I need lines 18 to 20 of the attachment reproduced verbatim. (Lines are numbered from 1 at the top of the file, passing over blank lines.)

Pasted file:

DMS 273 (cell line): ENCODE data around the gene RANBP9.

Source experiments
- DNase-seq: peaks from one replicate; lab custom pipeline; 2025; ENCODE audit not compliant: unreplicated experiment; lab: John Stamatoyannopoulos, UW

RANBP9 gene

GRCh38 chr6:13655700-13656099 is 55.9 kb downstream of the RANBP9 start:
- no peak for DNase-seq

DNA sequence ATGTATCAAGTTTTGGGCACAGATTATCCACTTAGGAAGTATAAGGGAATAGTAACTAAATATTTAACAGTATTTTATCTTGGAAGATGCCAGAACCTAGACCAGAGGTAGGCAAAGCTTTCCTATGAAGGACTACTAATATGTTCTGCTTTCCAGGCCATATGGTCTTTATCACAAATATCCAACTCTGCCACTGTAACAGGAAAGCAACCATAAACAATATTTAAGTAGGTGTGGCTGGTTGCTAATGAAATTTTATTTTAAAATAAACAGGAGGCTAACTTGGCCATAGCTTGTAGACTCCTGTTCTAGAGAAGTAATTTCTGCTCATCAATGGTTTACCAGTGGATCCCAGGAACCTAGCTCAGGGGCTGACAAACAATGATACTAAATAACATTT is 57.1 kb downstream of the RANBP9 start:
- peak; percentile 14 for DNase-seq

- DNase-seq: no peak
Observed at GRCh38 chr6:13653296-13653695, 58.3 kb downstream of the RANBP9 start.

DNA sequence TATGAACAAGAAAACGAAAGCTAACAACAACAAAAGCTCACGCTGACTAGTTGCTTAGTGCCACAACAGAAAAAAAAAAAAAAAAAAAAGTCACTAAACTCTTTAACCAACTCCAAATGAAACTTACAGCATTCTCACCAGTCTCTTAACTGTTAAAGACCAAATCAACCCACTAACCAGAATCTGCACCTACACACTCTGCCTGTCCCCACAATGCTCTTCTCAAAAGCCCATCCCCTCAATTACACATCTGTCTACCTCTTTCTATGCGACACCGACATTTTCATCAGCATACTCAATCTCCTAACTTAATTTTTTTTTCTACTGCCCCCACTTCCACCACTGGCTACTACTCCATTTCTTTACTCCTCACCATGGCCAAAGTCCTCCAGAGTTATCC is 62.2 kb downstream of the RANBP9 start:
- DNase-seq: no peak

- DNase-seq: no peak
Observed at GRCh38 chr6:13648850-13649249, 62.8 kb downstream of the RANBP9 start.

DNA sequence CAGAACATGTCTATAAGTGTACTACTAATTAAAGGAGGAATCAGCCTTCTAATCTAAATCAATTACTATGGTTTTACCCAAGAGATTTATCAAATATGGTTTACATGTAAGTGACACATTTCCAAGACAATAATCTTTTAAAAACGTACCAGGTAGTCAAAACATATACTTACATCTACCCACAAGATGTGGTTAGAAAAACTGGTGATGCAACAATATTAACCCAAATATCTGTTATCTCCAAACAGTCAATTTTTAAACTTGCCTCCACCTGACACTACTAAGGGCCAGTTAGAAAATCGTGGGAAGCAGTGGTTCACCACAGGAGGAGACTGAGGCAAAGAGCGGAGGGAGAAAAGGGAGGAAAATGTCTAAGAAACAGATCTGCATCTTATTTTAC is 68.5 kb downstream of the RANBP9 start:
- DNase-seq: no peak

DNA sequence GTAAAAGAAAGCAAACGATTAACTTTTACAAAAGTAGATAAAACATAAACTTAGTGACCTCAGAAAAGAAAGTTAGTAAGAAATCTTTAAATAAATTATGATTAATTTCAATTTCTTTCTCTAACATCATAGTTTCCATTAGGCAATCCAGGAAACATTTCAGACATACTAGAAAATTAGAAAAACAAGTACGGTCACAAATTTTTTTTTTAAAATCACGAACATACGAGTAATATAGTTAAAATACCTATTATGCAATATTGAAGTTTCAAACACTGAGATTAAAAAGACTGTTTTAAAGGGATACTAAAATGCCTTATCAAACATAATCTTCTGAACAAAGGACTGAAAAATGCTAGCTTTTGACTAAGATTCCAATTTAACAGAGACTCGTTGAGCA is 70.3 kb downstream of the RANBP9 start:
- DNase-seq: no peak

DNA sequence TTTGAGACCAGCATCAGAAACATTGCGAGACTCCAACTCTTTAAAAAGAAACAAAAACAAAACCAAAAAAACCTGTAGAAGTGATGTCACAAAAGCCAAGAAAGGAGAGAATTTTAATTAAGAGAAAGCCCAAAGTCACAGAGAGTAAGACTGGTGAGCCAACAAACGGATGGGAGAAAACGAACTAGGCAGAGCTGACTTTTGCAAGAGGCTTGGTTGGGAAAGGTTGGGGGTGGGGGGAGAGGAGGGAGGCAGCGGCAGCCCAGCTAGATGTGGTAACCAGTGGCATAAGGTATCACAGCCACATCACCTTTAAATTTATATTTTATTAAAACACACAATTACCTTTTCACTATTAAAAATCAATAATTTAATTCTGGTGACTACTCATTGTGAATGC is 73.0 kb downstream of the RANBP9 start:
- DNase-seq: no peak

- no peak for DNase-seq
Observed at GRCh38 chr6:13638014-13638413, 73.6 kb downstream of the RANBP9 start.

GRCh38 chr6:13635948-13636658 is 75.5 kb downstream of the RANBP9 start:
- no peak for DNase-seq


- DNase-seq: no peak

DNA sequence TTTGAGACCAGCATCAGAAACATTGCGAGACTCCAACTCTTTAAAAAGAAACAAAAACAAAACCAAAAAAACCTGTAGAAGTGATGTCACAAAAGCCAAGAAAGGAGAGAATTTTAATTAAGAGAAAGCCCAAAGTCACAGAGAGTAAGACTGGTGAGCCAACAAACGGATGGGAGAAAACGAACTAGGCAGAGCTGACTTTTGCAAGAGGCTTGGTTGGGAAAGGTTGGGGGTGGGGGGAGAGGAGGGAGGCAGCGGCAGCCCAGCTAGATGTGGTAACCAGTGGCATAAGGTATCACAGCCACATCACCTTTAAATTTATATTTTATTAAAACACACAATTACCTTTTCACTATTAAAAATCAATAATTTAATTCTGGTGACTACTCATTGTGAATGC is 73.0 kb downstream of the RANBP9 start:
- DNase-seq: no peak